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The Parish of Cleobury Mortimer: St Mary the Virgin

The parish of St Mary's has a long and ancient hsitory (see below).  The community of St Mary’s is comprised of those who have spent most of their lives, in some cases all of their lives, within the community of Cleobury Mortimer and those who have been welcomed into the community over more recent years. As a consequence our Christian experience is wide and varied and is reflected in our Mission Statement.

‘St Mary’s is part of the Church, the Body of Christ; we seek to proclaim the Gospel in word and deed making known the presence of Christ through


  • which recognizes in all the very presence of Christ
  • reflects Christ as we strive to be a community of love
  • reaches out to all irrespective of race, gender, sexuality or creed


  • which nurtures a relationship with the people of our parish
  • exists for the transformation of the local community
  • serves that community through love and hospitality
  • gives glory to God


  • which is both sacramental and scriptural
  • values our Anglican heritage
  • seeks to be inclusive and relevant to all
  • empowers us to a life of holiness and makes us alive to serve God in the world

The church building of St Mary’s is situated in the centre of the attractive town of Cleobury Mortimer (Gateway to Shropshire).  The present church dates from c1160 with rebuilding and extensions during 14th and 15th centuries.  It was restored in 1874-5 by Sir Gilbert Scott and its prominent features are the leaning walls and twisted spire which forms a distinctive local landmark.  Over this period the church has provided a place of worship, both private and congregational, for the people of Cleobury Mortimer and a reminder of the continuing presence and love of God.

The church is open between 10.00 – 16.00 each day; times of services and other activities are available at the church or use the links at the right and above for more information.  


Cleobury Mortimer has a significant entry in the Domesday book. 

"The same Radulph de Mortimer holds Claiberie of the King. Edid (Queen Edith) held it (before). Here are iiii hides geldable. Arable land sufficient for xxiiii ox teams. In the demesne are iiii teams, xiii serfs1 , xx villain2 , a Priest, ii Radmans3 and viii Bordarii4 . They have among them all xx teams. Here is a mill rendering xi horse loads of corn, a wood capable of fattening 500 swine, returns 40s. In the time of K. Edward (Confessor) the manor was worth £8 per annum, and afterwards the same - now worth £12. The same Radulph holds Melela (Mawley) of one hide, and Lel of one virgate, and Fech of one virgate of land. These 3 small estates geldable, which, when Turstin de Wigemore received them from Earl William, he joined to the superior Manor of Claiberie, and then, and now, they are incorporated in it. It was also inclusive of Dodentone and Earls Ditton, a small manor of one hide usually accounted to be in Overs Hundred."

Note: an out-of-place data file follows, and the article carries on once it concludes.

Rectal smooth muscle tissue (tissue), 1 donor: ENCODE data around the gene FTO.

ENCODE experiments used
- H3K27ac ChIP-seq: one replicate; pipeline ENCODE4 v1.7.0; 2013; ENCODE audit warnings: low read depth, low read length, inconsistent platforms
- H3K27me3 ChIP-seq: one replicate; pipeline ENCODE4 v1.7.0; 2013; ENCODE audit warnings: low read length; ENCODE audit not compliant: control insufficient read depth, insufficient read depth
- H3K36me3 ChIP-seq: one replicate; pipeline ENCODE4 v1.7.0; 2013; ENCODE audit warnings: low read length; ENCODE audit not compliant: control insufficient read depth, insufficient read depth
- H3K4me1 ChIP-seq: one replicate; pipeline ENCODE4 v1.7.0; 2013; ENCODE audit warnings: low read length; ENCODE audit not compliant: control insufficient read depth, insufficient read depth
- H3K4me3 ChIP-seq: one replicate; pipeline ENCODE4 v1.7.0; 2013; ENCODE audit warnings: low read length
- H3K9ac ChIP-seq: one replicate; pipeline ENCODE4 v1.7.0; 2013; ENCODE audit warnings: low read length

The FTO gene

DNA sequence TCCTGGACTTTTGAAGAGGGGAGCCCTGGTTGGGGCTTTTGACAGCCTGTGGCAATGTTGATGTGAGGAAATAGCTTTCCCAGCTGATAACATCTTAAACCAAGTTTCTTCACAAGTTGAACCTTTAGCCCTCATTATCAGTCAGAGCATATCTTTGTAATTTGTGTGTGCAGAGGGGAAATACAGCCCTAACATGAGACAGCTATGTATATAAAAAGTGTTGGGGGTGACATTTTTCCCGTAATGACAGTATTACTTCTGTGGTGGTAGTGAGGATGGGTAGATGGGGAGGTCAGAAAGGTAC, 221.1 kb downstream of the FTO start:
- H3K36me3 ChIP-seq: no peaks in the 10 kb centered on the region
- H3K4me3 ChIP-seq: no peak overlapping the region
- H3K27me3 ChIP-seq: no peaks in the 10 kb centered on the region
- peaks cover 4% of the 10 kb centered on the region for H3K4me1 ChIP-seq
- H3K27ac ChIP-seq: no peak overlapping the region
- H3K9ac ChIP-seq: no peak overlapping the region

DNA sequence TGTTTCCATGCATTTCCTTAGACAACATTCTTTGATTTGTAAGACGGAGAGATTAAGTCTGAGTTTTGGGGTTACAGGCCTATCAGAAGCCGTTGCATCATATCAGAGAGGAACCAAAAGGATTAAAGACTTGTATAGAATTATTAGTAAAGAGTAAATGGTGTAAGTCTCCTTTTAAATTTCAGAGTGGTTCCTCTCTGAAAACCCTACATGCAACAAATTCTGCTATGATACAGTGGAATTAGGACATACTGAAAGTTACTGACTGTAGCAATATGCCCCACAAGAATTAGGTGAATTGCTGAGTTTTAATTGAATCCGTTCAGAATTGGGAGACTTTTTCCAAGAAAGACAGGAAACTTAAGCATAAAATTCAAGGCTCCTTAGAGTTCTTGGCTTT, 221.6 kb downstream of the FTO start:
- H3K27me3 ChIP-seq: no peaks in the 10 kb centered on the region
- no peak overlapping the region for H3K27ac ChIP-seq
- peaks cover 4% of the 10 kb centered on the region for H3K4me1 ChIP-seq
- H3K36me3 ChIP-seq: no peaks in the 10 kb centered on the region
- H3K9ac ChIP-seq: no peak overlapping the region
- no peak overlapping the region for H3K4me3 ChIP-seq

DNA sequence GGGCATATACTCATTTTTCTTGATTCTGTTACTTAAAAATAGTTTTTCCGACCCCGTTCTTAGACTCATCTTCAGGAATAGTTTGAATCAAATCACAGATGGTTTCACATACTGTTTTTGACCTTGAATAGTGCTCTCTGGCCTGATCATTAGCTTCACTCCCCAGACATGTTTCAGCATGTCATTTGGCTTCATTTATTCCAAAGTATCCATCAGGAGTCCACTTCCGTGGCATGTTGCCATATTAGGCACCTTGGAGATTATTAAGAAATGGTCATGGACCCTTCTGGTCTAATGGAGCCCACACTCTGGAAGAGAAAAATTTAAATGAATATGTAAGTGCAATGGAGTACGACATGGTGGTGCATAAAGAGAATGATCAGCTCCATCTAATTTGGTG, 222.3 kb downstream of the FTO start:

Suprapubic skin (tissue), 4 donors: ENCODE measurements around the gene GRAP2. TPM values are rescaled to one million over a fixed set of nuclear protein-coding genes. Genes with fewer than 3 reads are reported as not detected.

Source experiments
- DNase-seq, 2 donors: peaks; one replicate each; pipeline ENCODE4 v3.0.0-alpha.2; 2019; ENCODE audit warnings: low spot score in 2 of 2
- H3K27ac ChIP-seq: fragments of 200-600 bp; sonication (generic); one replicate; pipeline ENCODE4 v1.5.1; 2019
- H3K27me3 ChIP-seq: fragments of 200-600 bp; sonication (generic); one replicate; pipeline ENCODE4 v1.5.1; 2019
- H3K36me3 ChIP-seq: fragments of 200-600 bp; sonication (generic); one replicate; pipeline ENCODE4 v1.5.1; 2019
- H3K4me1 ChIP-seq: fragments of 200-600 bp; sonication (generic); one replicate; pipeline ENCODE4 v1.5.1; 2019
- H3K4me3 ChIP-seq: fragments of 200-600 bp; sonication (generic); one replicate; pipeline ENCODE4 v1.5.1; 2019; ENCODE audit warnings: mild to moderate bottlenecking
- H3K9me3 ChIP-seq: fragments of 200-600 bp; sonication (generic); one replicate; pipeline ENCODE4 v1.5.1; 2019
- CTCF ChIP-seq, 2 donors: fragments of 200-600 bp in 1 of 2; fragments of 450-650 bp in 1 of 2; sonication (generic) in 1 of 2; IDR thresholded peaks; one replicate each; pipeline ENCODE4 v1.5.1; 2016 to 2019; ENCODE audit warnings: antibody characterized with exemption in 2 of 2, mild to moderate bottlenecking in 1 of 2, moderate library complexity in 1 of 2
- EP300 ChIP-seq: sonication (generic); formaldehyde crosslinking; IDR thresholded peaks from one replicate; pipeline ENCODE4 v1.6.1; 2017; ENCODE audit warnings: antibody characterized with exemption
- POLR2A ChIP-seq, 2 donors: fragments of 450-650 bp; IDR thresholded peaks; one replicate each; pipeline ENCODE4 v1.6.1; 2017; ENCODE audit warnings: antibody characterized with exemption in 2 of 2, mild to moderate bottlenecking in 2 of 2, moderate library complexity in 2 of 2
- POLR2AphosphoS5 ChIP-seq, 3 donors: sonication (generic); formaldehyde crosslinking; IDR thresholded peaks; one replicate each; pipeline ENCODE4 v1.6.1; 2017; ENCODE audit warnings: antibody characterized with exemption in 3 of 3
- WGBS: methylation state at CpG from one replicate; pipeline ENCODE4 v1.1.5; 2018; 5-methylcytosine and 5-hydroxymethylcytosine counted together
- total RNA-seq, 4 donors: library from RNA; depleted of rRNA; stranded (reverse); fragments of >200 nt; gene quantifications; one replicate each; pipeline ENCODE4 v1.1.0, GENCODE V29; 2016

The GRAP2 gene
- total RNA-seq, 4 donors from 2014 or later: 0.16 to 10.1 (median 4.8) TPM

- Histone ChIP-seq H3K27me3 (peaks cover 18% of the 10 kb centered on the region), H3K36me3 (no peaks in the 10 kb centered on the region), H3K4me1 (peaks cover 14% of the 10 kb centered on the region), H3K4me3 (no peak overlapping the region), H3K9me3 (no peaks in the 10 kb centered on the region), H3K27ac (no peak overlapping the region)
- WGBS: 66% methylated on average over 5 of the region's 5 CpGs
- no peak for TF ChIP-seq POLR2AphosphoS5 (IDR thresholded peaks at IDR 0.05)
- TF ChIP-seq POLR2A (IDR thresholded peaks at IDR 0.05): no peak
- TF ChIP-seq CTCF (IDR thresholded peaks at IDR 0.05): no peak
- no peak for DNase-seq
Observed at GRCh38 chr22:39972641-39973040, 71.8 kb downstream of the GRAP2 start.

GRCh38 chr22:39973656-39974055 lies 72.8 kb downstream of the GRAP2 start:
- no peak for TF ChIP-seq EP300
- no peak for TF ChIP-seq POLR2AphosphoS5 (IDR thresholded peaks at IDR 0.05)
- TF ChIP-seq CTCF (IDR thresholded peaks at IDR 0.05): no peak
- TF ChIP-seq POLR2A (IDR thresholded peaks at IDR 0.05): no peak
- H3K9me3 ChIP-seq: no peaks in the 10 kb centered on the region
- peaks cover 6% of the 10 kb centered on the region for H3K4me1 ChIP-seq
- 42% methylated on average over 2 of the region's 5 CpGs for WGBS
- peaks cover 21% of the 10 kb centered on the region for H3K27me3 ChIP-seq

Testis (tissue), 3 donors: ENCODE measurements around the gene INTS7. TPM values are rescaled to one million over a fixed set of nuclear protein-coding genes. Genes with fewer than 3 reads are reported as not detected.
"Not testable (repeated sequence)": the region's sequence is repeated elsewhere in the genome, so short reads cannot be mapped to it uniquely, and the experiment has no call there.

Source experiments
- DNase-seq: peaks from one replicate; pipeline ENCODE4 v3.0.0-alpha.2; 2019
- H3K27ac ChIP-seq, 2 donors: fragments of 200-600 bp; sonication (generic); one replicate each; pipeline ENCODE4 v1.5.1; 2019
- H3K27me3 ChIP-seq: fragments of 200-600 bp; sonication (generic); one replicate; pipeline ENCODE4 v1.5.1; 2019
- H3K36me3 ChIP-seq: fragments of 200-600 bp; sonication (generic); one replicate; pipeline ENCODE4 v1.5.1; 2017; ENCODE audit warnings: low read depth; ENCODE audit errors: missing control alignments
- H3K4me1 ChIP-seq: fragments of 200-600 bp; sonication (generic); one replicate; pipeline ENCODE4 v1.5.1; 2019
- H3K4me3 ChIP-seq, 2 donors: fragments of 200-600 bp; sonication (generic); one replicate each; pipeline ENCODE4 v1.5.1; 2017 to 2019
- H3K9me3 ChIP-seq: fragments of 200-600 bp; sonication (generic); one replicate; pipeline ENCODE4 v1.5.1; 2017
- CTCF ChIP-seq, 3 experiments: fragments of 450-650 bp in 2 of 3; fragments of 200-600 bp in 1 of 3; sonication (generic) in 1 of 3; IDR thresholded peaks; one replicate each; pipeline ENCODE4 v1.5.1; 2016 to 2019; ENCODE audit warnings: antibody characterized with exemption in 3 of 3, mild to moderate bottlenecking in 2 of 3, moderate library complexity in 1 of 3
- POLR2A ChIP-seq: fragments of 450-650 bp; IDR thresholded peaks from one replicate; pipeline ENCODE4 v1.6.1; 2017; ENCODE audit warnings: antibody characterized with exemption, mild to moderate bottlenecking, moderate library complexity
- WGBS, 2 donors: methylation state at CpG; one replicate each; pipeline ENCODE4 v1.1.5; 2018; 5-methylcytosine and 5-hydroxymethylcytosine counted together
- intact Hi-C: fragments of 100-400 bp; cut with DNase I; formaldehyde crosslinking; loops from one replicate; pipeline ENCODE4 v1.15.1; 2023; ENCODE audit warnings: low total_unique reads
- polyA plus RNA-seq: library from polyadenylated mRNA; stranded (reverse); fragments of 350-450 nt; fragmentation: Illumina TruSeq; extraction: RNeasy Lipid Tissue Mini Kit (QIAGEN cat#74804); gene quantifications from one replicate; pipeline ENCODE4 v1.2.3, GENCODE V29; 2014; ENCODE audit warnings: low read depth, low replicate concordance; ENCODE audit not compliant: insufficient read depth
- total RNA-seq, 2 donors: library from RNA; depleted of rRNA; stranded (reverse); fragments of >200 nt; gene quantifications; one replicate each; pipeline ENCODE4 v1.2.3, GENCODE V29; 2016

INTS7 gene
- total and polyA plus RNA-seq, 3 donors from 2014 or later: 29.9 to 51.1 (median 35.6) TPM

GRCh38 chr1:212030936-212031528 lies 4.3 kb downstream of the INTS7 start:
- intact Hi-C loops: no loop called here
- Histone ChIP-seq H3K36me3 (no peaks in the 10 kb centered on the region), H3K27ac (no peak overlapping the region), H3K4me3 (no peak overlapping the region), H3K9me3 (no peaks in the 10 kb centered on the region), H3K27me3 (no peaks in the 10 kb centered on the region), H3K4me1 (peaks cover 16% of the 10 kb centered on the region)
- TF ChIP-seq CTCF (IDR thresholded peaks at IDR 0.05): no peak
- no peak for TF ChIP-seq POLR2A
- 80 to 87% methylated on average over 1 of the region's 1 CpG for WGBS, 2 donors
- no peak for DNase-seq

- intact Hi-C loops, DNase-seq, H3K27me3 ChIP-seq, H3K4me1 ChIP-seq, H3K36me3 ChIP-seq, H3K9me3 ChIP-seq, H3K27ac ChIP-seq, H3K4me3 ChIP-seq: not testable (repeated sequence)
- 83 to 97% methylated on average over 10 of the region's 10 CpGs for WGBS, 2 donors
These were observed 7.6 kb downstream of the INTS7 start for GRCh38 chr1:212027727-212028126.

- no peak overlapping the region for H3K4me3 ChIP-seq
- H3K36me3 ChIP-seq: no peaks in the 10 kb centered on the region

1. a slave, belonging to the Lord of the Manor
  2. similar to an agricultural labourer, but belonged to the Manor on which he resided
  3. a grade above villain, somewhat resembling a farmer today
  4. servile tenants, who held land from the feudal lord, on condition of supplying his table with poultry, eggs etc

It is probable that "Cleobury" is derived from two Saxon words: burg meaning a dwelling or dwellings within a fortified enclosure - a castle, or walled town etc; and either clif a steep slope (the nearby Clee hills are certainly steep!), or clęg, the old English word for clay (there is much clay in the soil of Cleobury Mortimer and surrounding parishes).  That the old name was Claiberie may settle the question.  The "Mortimer" comes from Roger de Mortimer, a Norman to whom the manor was granted after the Conquest.  

Cleobury Mortimer was the site of at least two castles, possibly three. 

The priest spoken of as resident here at the time of the Domesday survey implies a pre-existent church, no doubt on the same site as the present church, though there is no vetige of Saxon work in the present church itself.  However, the Church of St Mary is ancient and has outlived the stormy scenes of 800 years.

Cleobury Mortimer itself may never have been much more than one long street, but the parish extends some way from the Wyre Forest in the east to the A4117 at Doddington in the west (see map).  Historically, the parish was divided into four districts: the Town Liberty, Doddington Liberty and the East and West Foreign Liberties.  The central section of the town was laid out in burgage plots.  Burgage plots (from which we derived the term burgess were a long and narrow plot of land, with a house facing the street.  There was usually a lane round the back to provide access.  These plots were rented from the lord of the manor and the rent, called tenure, was paid in the form of services, or more usually, money.  The burgage plots in Cleobury Mortimer are still very evident today.

The town declined in imprtance during the Middle Ages, until local iron ore was exploited in the 16C.  There were at least two furnaces and two water-powered forges.  Water also powered a paper mill on the River Rea until the end of the 19C. 



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